The cautionary tale of another Georgia Bulldog QB

Saturday, July 18, 2009

David Greene was a star at Georgia.

Matthew Stafford was a star at Georgia.

It’s the sincere hope of Stafford and the Detroit Lions that the similarities will end there.

Nice posting by Jeff Schultz in the Atlanta Journal-Constitution's blog.

Writes Schultz:

Five years ago, David Greene was college football gold. He broke the NCAA record for most wins. He threw for more passing yards than any quarterback in SEC history (including Peyton Manning). Maybe he wasn’t projected as an NFL star. But he was drafted in the third round by Mike Holmgren, who had made a career of molding quarterbacks into Super Bowl champions, so that had to mean something.

Today, David Greene sells insurance.

Greene spent four years in the NFL. He never started a game. He tells Schultz he had a big adjustment period. He struggled with the new playbook terminology. Coaches re-worked his drop. "I felt like I had zero carryover from college," Greene said.

“As talented as Stafford is, he’s got the arm to be successful,” Greene said. “But I don’t know any college quarterback who doesn’t have growing pains as a pro. It’s just a completely different game. Everybody struggles. Look at [Troy] Aikman. Look at Manning. [Ben] Roethlisberger is about the only one who did well but he had the perfect system to step into and a great team around him.”

When reminded of Matt Ryan’s spectacular first season with the Falcons, Greene said: “He throws off the curve. What he did was unheard of.”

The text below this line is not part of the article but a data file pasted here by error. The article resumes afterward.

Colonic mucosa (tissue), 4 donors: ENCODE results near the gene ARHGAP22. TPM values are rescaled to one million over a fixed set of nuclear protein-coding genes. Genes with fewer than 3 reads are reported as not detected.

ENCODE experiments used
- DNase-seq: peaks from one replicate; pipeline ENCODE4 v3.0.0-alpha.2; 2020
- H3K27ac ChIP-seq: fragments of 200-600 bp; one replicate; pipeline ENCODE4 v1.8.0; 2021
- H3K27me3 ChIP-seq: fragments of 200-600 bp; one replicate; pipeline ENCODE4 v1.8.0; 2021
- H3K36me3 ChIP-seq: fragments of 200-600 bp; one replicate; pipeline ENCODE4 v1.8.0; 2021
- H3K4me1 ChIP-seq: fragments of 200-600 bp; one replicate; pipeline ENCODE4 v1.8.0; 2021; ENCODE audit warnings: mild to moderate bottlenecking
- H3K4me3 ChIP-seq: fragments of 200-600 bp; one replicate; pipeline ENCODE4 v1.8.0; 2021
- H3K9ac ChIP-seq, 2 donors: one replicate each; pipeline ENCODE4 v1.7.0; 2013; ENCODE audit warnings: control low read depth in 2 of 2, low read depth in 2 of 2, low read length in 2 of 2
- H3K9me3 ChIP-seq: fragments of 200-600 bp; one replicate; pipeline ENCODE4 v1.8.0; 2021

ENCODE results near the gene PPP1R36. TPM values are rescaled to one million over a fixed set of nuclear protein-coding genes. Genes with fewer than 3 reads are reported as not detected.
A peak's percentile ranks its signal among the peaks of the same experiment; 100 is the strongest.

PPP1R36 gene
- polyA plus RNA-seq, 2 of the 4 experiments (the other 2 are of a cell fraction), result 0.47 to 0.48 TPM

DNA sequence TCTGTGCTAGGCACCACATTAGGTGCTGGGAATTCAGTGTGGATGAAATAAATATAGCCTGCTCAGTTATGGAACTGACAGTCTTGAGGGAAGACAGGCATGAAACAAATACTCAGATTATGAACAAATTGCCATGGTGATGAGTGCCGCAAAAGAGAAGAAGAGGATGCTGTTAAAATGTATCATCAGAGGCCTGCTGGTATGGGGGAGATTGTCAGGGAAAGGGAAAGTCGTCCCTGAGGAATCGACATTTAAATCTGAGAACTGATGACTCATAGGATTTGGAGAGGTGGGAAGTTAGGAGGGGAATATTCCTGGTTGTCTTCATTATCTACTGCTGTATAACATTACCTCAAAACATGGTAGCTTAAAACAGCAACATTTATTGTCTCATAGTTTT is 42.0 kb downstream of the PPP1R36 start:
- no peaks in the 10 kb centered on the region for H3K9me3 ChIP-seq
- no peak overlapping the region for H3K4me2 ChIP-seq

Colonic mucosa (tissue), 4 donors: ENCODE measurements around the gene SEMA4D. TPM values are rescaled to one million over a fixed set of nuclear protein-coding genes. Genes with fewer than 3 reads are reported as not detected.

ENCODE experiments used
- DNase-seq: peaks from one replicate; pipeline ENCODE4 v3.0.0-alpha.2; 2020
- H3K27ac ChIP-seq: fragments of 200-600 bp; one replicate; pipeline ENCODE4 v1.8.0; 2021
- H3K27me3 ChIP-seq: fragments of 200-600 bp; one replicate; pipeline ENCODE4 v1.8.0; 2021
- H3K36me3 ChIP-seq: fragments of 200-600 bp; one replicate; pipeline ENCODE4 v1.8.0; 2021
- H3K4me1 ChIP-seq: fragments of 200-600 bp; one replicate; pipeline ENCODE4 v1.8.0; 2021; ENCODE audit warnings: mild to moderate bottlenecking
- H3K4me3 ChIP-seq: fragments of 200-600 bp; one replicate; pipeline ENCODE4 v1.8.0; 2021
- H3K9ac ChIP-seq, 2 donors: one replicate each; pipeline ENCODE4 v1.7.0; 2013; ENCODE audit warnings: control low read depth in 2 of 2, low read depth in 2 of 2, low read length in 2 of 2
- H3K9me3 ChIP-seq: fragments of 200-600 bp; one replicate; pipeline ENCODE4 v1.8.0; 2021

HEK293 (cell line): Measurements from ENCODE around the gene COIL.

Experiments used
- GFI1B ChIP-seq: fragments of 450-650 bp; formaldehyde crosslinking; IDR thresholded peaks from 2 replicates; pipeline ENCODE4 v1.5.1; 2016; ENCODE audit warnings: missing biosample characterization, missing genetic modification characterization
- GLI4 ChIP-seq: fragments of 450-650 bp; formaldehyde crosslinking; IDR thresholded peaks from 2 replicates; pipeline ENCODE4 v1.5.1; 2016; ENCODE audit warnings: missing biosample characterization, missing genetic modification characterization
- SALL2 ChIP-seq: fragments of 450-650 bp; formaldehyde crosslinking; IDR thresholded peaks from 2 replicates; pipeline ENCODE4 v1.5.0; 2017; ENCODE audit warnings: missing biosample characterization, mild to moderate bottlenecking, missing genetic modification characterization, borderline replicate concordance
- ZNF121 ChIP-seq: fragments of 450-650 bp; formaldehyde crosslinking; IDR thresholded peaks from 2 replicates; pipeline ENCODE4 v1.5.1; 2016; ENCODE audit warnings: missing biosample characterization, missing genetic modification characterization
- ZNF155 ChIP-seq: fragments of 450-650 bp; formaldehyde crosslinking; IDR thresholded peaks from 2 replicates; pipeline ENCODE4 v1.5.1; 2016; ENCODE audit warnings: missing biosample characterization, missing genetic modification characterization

Schultz makes clear that Greene never had Stafford's physical gifts. But he wasn't junk, either. "Greene projected as at least solid NFL backup because he was successful, smart and never appeared overwhelmed," Schultz writes.

While Stafford has the talent to step right in to the Lions' starting role, whether he's truly ready is another question. "Some scouts have questioned his feel for pressure in the pocket. There were accuracy issues at times in Athens. Also a few underwhelming performances in big games," Schultz writes.
“With Stafford, it’s just going to depend on how well he catches on,” Greene said. “I never got comfortable playing in the system and my reps were limited.”

My take? Reps for Stafford obviously won't be a problem. And we're hearing he already has a good grasp of the playbook. Greene's experience is no more an indicator of what's going to happen with Stafford than Joey Harrington's was. Still, it's good to remember stories like Greene's to keep the enthusiasm at realistic levels.

Talk about it in The Den!